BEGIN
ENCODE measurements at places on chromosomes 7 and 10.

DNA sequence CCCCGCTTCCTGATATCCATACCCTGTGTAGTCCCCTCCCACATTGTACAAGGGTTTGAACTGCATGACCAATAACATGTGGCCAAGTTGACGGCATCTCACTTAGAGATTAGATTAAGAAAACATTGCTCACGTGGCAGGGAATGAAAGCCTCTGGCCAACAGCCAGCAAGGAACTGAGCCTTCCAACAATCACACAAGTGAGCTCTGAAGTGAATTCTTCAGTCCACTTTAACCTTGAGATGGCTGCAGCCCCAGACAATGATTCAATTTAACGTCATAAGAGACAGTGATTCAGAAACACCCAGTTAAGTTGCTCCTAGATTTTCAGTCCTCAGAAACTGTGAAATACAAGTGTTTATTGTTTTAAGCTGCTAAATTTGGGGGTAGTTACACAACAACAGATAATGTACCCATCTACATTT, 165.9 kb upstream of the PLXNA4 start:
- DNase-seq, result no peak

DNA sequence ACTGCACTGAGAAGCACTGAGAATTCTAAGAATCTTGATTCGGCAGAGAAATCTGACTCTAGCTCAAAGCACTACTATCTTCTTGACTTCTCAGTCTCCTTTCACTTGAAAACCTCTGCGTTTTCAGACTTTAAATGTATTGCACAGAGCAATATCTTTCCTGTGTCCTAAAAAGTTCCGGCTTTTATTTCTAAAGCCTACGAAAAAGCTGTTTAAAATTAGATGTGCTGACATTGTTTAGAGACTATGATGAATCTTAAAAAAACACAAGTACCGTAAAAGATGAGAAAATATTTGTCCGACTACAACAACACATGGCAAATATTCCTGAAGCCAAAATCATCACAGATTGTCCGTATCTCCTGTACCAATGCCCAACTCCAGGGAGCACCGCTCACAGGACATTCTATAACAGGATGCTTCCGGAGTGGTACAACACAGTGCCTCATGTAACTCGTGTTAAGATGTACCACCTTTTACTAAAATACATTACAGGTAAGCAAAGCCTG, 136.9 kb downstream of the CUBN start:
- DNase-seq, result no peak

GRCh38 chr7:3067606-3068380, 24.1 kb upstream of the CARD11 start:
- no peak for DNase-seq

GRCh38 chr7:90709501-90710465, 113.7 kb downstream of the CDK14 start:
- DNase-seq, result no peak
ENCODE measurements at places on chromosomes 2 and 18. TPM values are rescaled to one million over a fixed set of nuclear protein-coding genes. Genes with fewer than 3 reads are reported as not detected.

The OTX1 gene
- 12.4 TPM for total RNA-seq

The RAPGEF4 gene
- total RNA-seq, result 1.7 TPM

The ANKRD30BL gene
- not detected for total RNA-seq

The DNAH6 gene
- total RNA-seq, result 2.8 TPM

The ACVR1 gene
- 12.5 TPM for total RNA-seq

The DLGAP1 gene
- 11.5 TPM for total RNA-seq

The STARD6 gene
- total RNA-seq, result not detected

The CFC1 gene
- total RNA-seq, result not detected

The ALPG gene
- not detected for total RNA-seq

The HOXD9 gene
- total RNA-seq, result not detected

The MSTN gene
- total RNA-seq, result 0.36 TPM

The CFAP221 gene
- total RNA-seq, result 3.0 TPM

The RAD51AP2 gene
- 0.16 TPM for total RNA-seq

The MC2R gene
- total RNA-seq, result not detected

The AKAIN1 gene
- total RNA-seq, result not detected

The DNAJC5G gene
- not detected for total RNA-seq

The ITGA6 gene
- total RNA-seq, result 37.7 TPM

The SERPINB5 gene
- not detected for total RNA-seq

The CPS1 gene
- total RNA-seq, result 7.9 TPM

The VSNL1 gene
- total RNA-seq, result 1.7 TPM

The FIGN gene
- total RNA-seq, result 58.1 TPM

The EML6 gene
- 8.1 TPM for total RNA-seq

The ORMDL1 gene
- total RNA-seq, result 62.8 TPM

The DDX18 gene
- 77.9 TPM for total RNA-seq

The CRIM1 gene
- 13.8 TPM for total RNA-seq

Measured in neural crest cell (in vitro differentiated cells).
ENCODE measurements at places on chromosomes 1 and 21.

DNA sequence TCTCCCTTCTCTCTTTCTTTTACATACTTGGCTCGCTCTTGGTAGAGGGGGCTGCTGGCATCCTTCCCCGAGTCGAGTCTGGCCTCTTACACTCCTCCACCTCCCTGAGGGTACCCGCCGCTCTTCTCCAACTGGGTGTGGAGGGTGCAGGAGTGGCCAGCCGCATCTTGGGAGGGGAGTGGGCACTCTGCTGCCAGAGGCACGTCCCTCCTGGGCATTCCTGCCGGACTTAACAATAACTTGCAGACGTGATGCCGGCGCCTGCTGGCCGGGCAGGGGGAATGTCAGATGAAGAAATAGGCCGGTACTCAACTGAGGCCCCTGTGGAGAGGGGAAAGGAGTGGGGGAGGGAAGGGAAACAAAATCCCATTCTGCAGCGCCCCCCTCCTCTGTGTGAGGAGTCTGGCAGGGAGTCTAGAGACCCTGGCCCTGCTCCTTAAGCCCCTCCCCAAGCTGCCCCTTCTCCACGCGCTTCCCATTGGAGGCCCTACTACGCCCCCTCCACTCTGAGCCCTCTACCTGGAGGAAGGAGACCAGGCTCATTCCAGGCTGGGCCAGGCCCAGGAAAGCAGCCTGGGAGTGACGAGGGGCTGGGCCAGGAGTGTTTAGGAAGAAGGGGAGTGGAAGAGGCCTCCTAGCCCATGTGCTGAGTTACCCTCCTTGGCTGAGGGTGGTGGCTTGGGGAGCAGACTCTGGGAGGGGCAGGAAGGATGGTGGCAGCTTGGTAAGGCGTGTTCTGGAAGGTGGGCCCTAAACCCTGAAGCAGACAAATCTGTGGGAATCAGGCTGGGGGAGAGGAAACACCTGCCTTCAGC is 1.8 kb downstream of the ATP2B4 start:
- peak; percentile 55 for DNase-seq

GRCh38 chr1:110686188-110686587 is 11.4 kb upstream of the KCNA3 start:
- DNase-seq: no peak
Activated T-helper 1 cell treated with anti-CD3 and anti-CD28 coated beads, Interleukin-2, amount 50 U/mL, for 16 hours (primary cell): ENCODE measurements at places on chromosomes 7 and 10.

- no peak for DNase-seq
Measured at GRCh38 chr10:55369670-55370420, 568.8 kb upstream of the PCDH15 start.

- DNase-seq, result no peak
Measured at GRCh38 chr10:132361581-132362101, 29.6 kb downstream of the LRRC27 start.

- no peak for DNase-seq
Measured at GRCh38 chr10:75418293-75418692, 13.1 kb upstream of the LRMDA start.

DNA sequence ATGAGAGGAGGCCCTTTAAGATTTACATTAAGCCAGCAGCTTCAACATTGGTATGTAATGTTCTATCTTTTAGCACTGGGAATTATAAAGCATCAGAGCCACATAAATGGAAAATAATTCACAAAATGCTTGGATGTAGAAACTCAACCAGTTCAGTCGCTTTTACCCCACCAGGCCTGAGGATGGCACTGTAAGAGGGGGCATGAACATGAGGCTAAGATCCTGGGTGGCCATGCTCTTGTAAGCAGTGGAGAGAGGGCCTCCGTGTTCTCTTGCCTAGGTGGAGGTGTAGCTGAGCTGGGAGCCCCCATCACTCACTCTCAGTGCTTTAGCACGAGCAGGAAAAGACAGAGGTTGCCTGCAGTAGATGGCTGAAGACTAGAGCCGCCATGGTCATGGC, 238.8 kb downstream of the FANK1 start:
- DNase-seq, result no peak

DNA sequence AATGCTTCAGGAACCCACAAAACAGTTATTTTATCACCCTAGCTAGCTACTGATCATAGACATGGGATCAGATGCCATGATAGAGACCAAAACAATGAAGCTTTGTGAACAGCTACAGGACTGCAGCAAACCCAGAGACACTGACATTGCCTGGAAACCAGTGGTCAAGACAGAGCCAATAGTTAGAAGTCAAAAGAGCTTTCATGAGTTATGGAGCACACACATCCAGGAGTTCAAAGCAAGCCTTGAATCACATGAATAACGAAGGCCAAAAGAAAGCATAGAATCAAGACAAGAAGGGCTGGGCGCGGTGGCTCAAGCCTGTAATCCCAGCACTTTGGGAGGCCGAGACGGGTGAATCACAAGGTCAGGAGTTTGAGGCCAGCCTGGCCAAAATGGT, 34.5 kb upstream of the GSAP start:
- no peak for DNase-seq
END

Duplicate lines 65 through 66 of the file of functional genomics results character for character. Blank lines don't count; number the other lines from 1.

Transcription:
GRCh38 chr1:110686188-110686587 is 11.4 kb upstream of the KCNA3 start:
- DNase-seq: no peak